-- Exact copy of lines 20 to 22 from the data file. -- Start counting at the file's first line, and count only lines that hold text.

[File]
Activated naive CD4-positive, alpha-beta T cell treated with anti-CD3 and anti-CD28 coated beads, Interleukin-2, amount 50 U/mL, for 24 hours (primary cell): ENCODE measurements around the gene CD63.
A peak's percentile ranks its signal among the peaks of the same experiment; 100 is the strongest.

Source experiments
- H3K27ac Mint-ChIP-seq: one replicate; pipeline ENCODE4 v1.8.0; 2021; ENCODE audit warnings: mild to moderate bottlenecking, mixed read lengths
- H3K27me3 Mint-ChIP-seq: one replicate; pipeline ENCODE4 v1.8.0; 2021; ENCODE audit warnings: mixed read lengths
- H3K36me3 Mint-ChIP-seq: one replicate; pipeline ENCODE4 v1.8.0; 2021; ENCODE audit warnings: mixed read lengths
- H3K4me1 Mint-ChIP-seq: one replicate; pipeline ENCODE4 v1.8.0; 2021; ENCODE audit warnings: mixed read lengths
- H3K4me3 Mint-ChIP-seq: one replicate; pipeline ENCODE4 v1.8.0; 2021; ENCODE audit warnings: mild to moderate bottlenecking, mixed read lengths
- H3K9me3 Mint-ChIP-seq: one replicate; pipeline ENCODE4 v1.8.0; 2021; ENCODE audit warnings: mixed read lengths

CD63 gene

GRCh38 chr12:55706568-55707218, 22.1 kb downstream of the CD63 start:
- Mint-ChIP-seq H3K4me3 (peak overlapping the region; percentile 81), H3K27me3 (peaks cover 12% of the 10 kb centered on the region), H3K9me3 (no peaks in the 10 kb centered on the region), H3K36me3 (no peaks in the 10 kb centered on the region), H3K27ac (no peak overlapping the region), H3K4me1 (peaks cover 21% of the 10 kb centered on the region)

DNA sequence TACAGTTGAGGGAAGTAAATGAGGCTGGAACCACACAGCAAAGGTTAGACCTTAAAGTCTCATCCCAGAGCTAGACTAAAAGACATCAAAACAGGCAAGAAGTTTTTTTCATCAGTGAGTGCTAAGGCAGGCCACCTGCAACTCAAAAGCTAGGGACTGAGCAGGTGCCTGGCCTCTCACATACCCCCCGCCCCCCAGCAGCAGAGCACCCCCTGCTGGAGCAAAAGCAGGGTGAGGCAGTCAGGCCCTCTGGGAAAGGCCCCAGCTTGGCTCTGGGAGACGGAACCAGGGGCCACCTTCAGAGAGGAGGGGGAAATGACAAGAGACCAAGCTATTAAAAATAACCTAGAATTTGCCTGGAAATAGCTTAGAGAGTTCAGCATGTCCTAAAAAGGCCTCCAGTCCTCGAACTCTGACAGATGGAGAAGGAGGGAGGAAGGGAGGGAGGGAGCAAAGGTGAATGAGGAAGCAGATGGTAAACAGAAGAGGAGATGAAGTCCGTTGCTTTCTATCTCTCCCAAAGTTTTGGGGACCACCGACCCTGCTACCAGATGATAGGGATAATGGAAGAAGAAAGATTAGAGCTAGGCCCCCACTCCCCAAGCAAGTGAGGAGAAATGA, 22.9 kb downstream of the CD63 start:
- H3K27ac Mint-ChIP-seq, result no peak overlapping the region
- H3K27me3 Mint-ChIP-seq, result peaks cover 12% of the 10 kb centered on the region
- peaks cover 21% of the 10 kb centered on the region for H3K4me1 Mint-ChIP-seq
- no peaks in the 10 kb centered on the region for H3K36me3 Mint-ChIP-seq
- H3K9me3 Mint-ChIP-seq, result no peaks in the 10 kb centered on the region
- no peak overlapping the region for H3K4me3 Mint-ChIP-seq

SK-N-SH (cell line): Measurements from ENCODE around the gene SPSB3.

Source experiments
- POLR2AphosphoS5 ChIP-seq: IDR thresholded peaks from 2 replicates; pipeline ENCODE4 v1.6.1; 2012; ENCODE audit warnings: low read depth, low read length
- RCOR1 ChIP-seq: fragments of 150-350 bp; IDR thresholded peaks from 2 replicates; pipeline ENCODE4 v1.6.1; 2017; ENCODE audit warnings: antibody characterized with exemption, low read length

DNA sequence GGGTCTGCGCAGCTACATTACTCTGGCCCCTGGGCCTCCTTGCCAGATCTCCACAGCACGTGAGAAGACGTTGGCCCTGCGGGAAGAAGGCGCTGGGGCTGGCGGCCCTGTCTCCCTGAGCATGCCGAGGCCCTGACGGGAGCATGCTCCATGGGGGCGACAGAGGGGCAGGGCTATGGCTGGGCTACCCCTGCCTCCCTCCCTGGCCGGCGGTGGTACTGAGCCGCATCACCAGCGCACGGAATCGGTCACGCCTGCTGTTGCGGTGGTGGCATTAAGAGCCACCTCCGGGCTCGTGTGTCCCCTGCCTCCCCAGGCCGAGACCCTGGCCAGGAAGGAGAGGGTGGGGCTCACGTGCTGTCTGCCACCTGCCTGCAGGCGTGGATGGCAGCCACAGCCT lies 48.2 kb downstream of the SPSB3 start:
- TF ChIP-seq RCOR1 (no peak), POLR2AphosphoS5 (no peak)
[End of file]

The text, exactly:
SK-N-SH (cell line): Measurements from ENCODE around the gene SPSB3.

Source experiments
- POLR2AphosphoS5 ChIP-seq: IDR thresholded peaks from 2 replicates; pipeline ENCODE4 v1.6.1; 2012; ENCODE audit warnings: low read depth, low read length